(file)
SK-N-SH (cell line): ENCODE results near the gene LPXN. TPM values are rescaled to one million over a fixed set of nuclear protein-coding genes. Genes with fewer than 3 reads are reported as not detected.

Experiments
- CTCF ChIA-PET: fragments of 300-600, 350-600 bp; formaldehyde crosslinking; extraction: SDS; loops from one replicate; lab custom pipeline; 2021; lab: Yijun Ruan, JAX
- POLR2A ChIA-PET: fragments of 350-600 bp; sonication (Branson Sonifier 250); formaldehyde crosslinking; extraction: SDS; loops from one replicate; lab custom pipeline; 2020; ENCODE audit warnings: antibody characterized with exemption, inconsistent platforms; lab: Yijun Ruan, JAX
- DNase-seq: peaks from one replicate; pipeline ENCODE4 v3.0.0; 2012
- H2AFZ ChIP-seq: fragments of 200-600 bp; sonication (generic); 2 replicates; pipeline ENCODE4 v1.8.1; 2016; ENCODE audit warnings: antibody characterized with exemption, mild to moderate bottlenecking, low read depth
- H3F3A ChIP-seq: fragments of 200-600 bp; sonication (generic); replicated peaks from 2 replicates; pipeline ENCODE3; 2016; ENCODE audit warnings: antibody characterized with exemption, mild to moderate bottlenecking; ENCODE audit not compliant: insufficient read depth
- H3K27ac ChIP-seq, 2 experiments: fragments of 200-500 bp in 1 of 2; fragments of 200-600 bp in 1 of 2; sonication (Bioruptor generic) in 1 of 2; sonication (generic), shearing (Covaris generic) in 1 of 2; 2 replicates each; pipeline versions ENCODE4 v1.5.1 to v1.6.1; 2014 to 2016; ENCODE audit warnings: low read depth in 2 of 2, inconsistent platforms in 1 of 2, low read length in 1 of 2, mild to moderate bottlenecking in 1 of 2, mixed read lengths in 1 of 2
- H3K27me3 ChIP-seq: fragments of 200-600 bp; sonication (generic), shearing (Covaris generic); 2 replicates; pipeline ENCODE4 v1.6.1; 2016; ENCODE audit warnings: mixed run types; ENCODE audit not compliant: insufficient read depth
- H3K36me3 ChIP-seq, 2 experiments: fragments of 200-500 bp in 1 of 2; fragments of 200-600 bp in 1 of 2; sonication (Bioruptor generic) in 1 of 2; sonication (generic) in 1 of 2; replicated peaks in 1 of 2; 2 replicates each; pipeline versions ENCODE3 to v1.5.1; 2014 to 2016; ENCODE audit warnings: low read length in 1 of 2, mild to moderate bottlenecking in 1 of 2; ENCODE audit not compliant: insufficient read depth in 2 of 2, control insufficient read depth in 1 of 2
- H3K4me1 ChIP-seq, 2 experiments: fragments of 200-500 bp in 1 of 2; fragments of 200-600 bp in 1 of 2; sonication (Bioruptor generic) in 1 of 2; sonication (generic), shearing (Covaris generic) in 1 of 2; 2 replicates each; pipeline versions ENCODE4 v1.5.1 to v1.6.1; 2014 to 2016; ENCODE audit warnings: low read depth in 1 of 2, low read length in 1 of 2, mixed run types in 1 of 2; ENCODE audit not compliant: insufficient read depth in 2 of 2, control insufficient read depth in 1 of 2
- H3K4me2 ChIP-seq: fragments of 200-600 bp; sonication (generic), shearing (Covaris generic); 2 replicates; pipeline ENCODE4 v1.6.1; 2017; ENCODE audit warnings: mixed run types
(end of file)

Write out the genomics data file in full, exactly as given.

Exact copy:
SK-N-SH (cell line): ENCODE results near the gene LPXN. TPM values are rescaled to one million over a fixed set of nuclear protein-coding genes. Genes with fewer than 3 reads are reported as not detected.

Experiments
- CTCF ChIA-PET: fragments of 300-600, 350-600 bp; formaldehyde crosslinking; extraction: SDS; loops from one replicate; lab custom pipeline; 2021; lab: Yijun Ruan, JAX
- POLR2A ChIA-PET: fragments of 350-600 bp; sonication (Branson Sonifier 250); formaldehyde crosslinking; extraction: SDS; loops from one replicate; lab custom pipeline; 2020; ENCODE audit warnings: antibody characterized with exemption, inconsistent platforms; lab: Yijun Ruan, JAX
- DNase-seq: peaks from one replicate; pipeline ENCODE4 v3.0.0; 2012
- H2AFZ ChIP-seq: fragments of 200-600 bp; sonication (generic); 2 replicates; pipeline ENCODE4 v1.8.1; 2016; ENCODE audit warnings: antibody characterized with exemption, mild to moderate bottlenecking, low read depth
- H3F3A ChIP-seq: fragments of 200-600 bp; sonication (generic); replicated peaks from 2 replicates; pipeline ENCODE3; 2016; ENCODE audit warnings: antibody characterized with exemption, mild to moderate bottlenecking; ENCODE audit not compliant: insufficient read depth
- H3K27ac ChIP-seq, 2 experiments: fragments of 200-500 bp in 1 of 2; fragments of 200-600 bp in 1 of 2; sonication (Bioruptor generic) in 1 of 2; sonication (generic), shearing (Covaris generic) in 1 of 2; 2 replicates each; pipeline versions ENCODE4 v1.5.1 to v1.6.1; 2014 to 2016; ENCODE audit warnings: low read depth in 2 of 2, inconsistent platforms in 1 of 2, low read length in 1 of 2, mild to moderate bottlenecking in 1 of 2, mixed read lengths in 1 of 2
- H3K27me3 ChIP-seq: fragments of 200-600 bp; sonication (generic), shearing (Covaris generic); 2 replicates; pipeline ENCODE4 v1.6.1; 2016; ENCODE audit warnings: mixed run types; ENCODE audit not compliant: insufficient read depth
- H3K36me3 ChIP-seq, 2 experiments: fragments of 200-500 bp in 1 of 2; fragments of 200-600 bp in 1 of 2; sonication (Bioruptor generic) in 1 of 2; sonication (generic) in 1 of 2; replicated peaks in 1 of 2; 2 replicates each; pipeline versions ENCODE3 to v1.5.1; 2014 to 2016; ENCODE audit warnings: low read length in 1 of 2, mild to moderate bottlenecking in 1 of 2; ENCODE audit not compliant: insufficient read depth in 2 of 2, control insufficient read depth in 1 of 2
- H3K4me1 ChIP-seq, 2 experiments: fragments of 200-500 bp in 1 of 2; fragments of 200-600 bp in 1 of 2; sonication (Bioruptor generic) in 1 of 2; sonication (generic), shearing (Covaris generic) in 1 of 2; 2 replicates each; pipeline versions ENCODE4 v1.5.1 to v1.6.1; 2014 to 2016; ENCODE audit warnings: low read depth in 1 of 2, low read length in 1 of 2, mixed run types in 1 of 2; ENCODE audit not compliant: insufficient read depth in 2 of 2, control insufficient read depth in 1 of 2
- H3K4me2 ChIP-seq: fragments of 200-600 bp; sonication (generic), shearing (Covaris generic); 2 replicates; pipeline ENCODE4 v1.6.1; 2017; ENCODE audit warnings: mixed run types